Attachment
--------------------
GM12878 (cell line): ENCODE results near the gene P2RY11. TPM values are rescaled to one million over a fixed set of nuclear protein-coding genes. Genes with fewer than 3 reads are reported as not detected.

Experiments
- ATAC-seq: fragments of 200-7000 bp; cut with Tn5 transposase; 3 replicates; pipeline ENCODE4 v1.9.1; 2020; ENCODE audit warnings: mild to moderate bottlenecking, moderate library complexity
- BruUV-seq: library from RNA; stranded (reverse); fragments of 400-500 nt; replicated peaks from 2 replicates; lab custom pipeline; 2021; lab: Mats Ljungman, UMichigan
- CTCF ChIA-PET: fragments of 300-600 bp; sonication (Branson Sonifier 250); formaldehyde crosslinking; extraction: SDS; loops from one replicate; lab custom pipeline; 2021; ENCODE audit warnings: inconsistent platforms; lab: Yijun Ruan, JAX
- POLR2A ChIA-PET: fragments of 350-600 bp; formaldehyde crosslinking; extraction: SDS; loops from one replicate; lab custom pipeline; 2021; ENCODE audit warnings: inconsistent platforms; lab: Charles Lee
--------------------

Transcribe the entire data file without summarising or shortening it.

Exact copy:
GM12878 (cell line): ENCODE results near the gene P2RY11. TPM values are rescaled to one million over a fixed set of nuclear protein-coding genes. Genes with fewer than 3 reads are reported as not detected.

Experiments
- ATAC-seq: fragments of 200-7000 bp; cut with Tn5 transposase; 3 replicates; pipeline ENCODE4 v1.9.1; 2020; ENCODE audit warnings: mild to moderate bottlenecking, moderate library complexity
- BruUV-seq: library from RNA; stranded (reverse); fragments of 400-500 nt; replicated peaks from 2 replicates; lab custom pipeline; 2021; lab: Mats Ljungman, UMichigan
- CTCF ChIA-PET: fragments of 300-600 bp; sonication (Branson Sonifier 250); formaldehyde crosslinking; extraction: SDS; loops from one replicate; lab custom pipeline; 2021; ENCODE audit warnings: inconsistent platforms; lab: Yijun Ruan, JAX
- POLR2A ChIA-PET: fragments of 350-600 bp; formaldehyde crosslinking; extraction: SDS; loops from one replicate; lab custom pipeline; 2021; ENCODE audit warnings: inconsistent platforms; lab: Charles Lee